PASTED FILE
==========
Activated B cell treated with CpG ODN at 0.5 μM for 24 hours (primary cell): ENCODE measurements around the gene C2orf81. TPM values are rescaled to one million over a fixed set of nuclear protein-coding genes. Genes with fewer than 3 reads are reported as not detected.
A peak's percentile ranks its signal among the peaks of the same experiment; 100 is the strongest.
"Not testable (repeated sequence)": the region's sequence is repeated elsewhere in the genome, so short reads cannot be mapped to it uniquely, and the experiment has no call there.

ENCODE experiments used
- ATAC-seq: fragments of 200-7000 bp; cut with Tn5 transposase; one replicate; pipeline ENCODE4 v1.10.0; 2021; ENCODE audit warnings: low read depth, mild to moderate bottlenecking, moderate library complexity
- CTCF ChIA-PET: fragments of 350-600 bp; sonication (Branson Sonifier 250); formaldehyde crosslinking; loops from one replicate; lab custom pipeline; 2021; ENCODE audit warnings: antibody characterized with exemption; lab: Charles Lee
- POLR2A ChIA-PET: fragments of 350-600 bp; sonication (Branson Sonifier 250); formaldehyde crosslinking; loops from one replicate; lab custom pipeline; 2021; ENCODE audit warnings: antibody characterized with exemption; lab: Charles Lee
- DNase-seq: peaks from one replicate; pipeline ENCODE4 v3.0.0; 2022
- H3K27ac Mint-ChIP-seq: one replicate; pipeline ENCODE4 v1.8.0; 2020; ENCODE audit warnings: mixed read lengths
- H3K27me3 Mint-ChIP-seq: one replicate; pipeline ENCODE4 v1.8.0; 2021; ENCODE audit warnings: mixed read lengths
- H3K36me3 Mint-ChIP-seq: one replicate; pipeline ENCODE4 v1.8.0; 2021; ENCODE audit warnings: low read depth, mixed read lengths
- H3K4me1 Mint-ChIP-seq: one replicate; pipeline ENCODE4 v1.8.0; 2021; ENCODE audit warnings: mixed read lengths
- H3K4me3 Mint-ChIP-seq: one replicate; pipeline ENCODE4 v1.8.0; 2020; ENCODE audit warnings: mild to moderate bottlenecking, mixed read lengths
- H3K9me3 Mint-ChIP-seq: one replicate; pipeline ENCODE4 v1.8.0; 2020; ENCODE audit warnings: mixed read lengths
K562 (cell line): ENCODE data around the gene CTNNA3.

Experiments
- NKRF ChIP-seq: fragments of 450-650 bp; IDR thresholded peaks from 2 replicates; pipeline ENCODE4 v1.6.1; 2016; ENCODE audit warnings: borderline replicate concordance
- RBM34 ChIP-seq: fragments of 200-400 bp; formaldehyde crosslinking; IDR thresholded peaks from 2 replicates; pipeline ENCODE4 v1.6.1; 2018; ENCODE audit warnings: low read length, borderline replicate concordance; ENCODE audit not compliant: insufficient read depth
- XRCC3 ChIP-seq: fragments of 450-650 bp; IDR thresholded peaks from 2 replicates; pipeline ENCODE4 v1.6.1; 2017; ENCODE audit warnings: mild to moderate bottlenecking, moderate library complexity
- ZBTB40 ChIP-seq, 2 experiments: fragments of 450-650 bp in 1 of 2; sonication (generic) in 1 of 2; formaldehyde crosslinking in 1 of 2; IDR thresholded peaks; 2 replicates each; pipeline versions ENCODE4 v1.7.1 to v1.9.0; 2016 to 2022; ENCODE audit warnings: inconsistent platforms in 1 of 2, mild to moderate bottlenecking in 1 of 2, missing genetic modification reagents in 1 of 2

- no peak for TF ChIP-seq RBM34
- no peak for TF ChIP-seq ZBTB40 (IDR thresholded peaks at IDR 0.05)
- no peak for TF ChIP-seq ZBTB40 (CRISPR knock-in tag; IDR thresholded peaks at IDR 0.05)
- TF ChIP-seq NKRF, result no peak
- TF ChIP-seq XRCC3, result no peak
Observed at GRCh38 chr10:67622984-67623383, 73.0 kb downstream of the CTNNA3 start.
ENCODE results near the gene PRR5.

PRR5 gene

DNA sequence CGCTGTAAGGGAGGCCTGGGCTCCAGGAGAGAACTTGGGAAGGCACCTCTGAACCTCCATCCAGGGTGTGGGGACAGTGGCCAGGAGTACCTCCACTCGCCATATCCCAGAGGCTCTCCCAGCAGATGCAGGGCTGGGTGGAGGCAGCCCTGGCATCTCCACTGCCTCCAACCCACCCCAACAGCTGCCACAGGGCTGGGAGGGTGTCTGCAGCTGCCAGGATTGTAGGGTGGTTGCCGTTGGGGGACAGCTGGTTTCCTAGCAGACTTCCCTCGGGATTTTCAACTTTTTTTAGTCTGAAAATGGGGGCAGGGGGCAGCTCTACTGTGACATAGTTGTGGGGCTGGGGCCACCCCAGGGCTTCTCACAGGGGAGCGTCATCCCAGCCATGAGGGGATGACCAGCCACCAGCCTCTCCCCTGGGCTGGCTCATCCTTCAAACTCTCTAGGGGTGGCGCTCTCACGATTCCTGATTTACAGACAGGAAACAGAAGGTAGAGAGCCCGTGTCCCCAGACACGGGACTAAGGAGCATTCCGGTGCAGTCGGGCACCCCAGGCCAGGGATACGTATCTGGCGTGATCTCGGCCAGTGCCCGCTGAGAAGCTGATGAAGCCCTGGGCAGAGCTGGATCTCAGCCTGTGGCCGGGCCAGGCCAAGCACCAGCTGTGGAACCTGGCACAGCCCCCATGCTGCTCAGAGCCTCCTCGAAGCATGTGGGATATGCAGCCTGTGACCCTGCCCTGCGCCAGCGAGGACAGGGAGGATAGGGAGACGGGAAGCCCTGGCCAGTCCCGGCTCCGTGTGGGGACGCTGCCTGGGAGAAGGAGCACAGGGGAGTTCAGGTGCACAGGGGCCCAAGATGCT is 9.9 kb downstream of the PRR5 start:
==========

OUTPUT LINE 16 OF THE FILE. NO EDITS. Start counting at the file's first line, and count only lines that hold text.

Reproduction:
Experiments